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Texas A&M-Galveston Celebrates Largest-Ever Cohort of Doctoral Grads    

August 7, 2020


Tom TinHan '20 poses with a shark on a field research trip as part of his doctoral studies involving bull sharks.

By Andréa Bolt, Communications Specialist, Division of Marketing & Communications

Lionfish, fireworms, bull sharks and salt marshes don’t seem to have much in common other than they play big roles in marine and coastal ecosystems and are the subjects of the dissertations of Texas A&M University at Galveston’s largest-ever class of doctoral students graduating August 8, 2020.
 
Students Raven Walker-Blakeway ’13, ’16, Janelle Espinoza ’11, '20, Candace Grimes '20, Thomas TinHan '20, and Travis Richards '20 have dedicated countless hours in the lab, on the water, in marshes and fields to write their dissertations and earn their respective Ph.Ds.
 
Raven Walker-Blakeway has spent her entire academic career at Texas A&M-Galveston, earning a bachelor’s degree in Marine Sciences, a master’s in Marine Biology and now a Ph.D. in Marine Biology.
 
Under Department of Marine and Coastal Environmental Science Professor Dr. Glenn Jones, Walker-Blakeway researched and published her study, “An Appetite for Lionfish: Empirically evaluating a sustainable fishery through two case studies, Aruba and Texas.”

Walker-Blakeway said lionfish are an invasive marine fish species that have invaded the Western Atlantic Ocean, Caribbean Sea, and Gulf of Mexico. They cause significant damage to the environment through their voracious consumption of native reef fish, rapid expansion and population growth. 

Walker-Blakeway poses underwater with a lionfish in the foreground.
Walker-Blakeway poses underwater with a lionfish in the foreground.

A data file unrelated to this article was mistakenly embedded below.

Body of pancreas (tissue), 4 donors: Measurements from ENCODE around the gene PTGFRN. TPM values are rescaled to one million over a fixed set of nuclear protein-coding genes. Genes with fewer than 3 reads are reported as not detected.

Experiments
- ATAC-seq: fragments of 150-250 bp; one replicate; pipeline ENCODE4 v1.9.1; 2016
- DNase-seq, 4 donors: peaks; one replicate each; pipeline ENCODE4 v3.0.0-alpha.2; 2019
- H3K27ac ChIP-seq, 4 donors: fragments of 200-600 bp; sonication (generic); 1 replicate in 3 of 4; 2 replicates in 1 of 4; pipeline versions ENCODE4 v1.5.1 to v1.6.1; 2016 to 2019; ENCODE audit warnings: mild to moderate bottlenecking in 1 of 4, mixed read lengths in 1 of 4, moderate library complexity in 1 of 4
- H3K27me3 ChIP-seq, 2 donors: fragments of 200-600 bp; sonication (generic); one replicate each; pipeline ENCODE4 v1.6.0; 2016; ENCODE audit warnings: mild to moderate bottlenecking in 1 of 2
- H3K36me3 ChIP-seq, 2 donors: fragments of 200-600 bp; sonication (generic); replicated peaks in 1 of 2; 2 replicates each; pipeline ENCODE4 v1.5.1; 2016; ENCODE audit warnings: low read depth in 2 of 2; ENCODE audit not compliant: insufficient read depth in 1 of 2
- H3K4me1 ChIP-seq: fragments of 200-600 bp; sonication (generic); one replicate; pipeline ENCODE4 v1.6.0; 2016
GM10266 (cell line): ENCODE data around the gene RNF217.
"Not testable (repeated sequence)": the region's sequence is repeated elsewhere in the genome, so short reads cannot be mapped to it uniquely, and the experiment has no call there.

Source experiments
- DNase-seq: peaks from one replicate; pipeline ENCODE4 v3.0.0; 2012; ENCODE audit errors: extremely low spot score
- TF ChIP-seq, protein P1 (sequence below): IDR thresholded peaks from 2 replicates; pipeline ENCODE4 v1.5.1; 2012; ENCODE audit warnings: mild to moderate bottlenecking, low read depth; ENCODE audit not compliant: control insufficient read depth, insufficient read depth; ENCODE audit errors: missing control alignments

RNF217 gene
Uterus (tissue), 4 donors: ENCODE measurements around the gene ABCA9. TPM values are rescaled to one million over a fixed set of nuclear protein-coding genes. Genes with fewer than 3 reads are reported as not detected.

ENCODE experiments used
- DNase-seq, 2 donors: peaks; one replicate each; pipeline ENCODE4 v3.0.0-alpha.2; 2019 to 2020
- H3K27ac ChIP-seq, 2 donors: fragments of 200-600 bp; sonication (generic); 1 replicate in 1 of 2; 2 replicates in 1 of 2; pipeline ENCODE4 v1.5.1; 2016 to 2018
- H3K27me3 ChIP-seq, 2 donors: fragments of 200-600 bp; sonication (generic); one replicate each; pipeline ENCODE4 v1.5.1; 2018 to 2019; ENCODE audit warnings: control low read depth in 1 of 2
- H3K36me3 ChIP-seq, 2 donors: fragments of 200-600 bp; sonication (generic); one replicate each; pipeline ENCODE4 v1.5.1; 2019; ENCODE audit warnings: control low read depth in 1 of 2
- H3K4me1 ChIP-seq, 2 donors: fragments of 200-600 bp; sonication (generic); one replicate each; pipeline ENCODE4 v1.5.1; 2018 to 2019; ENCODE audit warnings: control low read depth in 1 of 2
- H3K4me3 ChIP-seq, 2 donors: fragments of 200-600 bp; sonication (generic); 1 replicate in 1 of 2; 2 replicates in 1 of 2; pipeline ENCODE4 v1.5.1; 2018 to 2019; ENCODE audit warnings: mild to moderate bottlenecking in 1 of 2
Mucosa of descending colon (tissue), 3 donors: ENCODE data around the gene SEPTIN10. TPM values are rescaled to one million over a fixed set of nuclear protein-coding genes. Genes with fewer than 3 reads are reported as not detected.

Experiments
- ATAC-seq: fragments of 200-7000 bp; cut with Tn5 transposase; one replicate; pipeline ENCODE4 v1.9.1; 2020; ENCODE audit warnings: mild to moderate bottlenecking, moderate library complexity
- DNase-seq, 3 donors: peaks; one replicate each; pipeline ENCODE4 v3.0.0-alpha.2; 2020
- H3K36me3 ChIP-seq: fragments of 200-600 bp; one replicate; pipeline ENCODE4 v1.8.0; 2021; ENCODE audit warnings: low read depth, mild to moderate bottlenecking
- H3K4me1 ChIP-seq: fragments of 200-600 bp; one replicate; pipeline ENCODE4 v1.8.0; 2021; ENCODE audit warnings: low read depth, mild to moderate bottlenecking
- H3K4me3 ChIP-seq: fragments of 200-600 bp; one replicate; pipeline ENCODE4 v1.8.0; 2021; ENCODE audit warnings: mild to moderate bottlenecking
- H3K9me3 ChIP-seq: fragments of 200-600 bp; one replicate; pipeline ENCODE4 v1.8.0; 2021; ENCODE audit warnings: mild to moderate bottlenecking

“My research aimed to reverse these adverse impacts of lionfish and humans, by investigating the creation of a commercial fishery that would have societal, ecological and economic benefits to affected regions. Most notably, I developed the idea of managing the lionfish fishery by establishment of an optimum sustainable yield, which prioritizes a fishery yield that balances economic and ecologic interests,” she said.

Walker-Blakeway has recently accepted a full-time Research Specialist position with NOAA's Flower Garden Banks National Marine Sanctuary here in Galveston.

After receiving her bachelor’s in Marine Biology in 2011, Janelle Espinoza has been a doctoral student, lab manager and teaching assistant working for Department of Marine Biology Professor Dr. Jaime Alvarado-Bremer

Janelle Espinoza '20 on a Galveston beach
Janelle Espinoza '20 is pictured on a Galveston beach hauling materials associated with her research on salt marsh fauna.

Her dissertation involves the study of salt marsh fauna along the northern Gulf of Mexico.

“I wanted to explore whether current salt marsh restoration practices affect the genetic diversity of fauna that commonly colonize those habitats. I specifically focused on three species: a planthopper, a grass shrimp and the Gulf killifish. I developed a method for using genetics to identify the planthopper species and conducted a comparative genetics study of all three species,” Espinoza explained.

Candace Grimes came to Texas A&M-Galveston under the advisement of Department of Marine Biology Professor Dr. Anja Schulze after earning a bachelor’s in Biology from the University of Oklahoma and a master’s in Marine Biology from Nova Southeastern University in 2016.

In her dissertation, “The Ecology of the Bearded Fireworm, Hermodice carunculata,” Grimes studied bearded fireworms, a species of marine bristleworm, and their relationship to their coral reef homes.

“Bearded fireworms are known predators of reef-building corals and transporters of coral disease so we need to understand more about their ecological role in their natural environments,” she said. “My research investigated how fireworms respond to low oxygen conditions similar to the dead zone that forms at the mouth of the Mississippi River. I also looked into what parts of the fireworm's body contain coral disease pathogens to potentially inform (fishery) managers on best ways to slow coral disease spread in affected areas.”